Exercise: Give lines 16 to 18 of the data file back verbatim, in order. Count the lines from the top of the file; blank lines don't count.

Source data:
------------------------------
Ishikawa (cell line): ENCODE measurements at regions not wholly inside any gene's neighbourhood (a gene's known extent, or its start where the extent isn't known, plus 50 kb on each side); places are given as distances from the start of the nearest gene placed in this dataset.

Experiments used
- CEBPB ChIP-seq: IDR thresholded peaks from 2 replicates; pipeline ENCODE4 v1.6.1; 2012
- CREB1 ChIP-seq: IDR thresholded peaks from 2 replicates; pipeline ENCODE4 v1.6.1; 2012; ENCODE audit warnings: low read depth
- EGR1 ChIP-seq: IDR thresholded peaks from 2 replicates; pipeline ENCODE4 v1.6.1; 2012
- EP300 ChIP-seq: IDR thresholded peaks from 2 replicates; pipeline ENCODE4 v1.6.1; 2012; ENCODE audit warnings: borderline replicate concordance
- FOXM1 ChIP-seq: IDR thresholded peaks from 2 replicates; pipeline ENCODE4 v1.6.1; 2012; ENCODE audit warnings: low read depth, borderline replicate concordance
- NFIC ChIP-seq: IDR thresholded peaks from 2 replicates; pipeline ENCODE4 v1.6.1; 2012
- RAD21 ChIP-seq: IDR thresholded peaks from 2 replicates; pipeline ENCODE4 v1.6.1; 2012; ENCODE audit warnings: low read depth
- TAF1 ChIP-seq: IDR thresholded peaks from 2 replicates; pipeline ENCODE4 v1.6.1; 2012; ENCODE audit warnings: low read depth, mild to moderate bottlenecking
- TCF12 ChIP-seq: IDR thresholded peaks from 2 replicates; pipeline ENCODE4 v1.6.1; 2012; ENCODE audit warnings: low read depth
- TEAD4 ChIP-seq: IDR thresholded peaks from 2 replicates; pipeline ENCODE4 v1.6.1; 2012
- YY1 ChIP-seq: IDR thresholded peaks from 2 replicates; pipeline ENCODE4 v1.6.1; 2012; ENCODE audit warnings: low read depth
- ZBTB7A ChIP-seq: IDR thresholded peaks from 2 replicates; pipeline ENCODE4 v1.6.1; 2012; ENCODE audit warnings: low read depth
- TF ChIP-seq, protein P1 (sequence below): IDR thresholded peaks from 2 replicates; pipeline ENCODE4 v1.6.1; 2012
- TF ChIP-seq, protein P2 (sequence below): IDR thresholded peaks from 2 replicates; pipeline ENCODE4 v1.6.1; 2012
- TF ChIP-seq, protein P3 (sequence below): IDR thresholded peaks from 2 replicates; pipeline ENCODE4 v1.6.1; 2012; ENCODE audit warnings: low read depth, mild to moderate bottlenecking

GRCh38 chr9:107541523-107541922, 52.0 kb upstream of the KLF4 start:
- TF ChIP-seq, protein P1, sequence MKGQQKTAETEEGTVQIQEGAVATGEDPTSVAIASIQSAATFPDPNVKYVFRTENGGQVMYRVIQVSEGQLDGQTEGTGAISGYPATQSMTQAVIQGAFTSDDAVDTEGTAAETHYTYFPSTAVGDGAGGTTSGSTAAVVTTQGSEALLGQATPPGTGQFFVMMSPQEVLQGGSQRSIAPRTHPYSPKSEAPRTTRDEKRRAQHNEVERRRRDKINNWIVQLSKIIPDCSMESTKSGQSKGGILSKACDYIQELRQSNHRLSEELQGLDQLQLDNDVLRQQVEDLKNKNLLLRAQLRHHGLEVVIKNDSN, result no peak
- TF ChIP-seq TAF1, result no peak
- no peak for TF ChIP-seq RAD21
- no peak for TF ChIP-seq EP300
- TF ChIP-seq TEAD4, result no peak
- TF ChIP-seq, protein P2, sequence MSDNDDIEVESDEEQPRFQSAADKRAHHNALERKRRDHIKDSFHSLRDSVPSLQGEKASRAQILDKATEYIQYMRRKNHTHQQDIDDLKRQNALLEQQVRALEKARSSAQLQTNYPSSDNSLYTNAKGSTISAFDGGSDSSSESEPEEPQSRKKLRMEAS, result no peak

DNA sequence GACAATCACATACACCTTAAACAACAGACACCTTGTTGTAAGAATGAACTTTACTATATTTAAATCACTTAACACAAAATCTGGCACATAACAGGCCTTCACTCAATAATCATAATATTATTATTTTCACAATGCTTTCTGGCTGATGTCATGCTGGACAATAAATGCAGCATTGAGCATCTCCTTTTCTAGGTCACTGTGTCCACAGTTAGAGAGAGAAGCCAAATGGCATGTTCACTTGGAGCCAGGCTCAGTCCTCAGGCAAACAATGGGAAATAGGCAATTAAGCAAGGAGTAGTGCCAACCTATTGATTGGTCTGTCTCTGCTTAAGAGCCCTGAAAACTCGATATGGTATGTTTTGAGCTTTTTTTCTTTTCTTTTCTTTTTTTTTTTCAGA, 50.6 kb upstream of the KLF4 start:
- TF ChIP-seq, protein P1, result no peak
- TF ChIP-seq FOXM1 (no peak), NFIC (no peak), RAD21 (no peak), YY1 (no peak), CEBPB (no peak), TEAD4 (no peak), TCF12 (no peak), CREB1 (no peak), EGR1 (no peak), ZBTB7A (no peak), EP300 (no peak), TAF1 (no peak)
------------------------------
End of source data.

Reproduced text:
- TF ChIP-seq, protein P2 (sequence below): IDR thresholded peaks from 2 replicates; pipeline ENCODE4 v1.6.1; 2012
- TF ChIP-seq, protein P3 (sequence below): IDR thresholded peaks from 2 replicates; pipeline ENCODE4 v1.6.1; 2012; ENCODE audit warnings: low read depth, mild to moderate bottlenecking

GRCh38 chr9:107541523-107541922, 52.0 kb upstream of the KLF4 start: